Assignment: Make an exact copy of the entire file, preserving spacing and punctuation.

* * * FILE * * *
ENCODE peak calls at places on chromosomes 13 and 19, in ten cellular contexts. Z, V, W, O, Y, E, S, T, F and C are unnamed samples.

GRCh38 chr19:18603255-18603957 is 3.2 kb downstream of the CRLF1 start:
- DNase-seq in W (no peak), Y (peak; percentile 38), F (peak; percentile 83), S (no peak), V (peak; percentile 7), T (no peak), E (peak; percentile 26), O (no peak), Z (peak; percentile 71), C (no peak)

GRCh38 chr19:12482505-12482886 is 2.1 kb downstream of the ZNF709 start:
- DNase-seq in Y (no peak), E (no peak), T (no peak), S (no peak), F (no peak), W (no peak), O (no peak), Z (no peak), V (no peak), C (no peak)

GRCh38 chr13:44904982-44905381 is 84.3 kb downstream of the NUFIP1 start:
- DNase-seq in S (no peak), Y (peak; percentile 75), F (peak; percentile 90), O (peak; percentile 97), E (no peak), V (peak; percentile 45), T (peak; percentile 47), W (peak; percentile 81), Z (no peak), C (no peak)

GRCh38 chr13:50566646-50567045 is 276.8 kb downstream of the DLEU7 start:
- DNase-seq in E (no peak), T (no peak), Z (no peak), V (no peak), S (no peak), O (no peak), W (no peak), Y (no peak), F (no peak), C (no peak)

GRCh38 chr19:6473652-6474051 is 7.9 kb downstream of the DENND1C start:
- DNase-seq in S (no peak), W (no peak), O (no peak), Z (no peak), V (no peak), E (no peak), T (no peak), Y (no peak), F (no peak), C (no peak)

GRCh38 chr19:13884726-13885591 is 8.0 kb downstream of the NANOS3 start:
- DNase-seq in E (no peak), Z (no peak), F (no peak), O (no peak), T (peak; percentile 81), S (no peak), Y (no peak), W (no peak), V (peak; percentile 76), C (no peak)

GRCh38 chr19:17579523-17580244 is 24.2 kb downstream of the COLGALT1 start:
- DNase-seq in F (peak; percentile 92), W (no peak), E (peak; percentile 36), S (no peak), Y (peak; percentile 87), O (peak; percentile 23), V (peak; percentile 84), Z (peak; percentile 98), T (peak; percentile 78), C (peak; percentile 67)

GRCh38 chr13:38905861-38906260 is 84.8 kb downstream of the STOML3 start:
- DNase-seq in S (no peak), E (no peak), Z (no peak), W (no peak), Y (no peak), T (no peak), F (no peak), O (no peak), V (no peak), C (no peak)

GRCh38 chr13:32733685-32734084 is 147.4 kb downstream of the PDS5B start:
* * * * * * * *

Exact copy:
ENCODE peak calls at places on chromosomes 13 and 19, in ten cellular contexts. Z, V, W, O, Y, E, S, T, F and C are unnamed samples.

GRCh38 chr19:18603255-18603957 is 3.2 kb downstream of the CRLF1 start:
- DNase-seq in W (no peak), Y (peak; percentile 38), F (peak; percentile 83), S (no peak), V (peak; percentile 7), T (no peak), E (peak; percentile 26), O (no peak), Z (peak; percentile 71), C (no peak)

GRCh38 chr19:12482505-12482886 is 2.1 kb downstream of the ZNF709 start:
- DNase-seq in Y (no peak), E (no peak), T (no peak), S (no peak), F (no peak), W (no peak), O (no peak), Z (no peak), V (no peak), C (no peak)

GRCh38 chr13:44904982-44905381 is 84.3 kb downstream of the NUFIP1 start:
- DNase-seq in S (no peak), Y (peak; percentile 75), F (peak; percentile 90), O (peak; percentile 97), E (no peak), V (peak; percentile 45), T (peak; percentile 47), W (peak; percentile 81), Z (no peak), C (no peak)

GRCh38 chr13:50566646-50567045 is 276.8 kb downstream of the DLEU7 start:
- DNase-seq in E (no peak), T (no peak), Z (no peak), V (no peak), S (no peak), O (no peak), W (no peak), Y (no peak), F (no peak), C (no peak)

GRCh38 chr19:6473652-6474051 is 7.9 kb downstream of the DENND1C start:
- DNase-seq in S (no peak), W (no peak), O (no peak), Z (no peak), V (no peak), E (no peak), T (no peak), Y (no peak), F (no peak), C (no peak)

GRCh38 chr19:13884726-13885591 is 8.0 kb downstream of the NANOS3 start:
- DNase-seq in E (no peak), Z (no peak), F (no peak), O (no peak), T (peak; percentile 81), S (no peak), Y (no peak), W (no peak), V (peak; percentile 76), C (no peak)

GRCh38 chr19:17579523-17580244 is 24.2 kb downstream of the COLGALT1 start:
- DNase-seq in F (peak; percentile 92), W (no peak), E (peak; percentile 36), S (no peak), Y (peak; percentile 87), O (peak; percentile 23), V (peak; percentile 84), Z (peak; percentile 98), T (peak; percentile 78), C (peak; percentile 67)

GRCh38 chr13:38905861-38906260 is 84.8 kb downstream of the STOML3 start:
- DNase-seq in S (no peak), E (no peak), Z (no peak), W (no peak), Y (no peak), T (no peak), F (no peak), O (no peak), V (no peak), C (no peak)

GRCh38 chr13:32733685-32734084 is 147.4 kb downstream of the PDS5B start: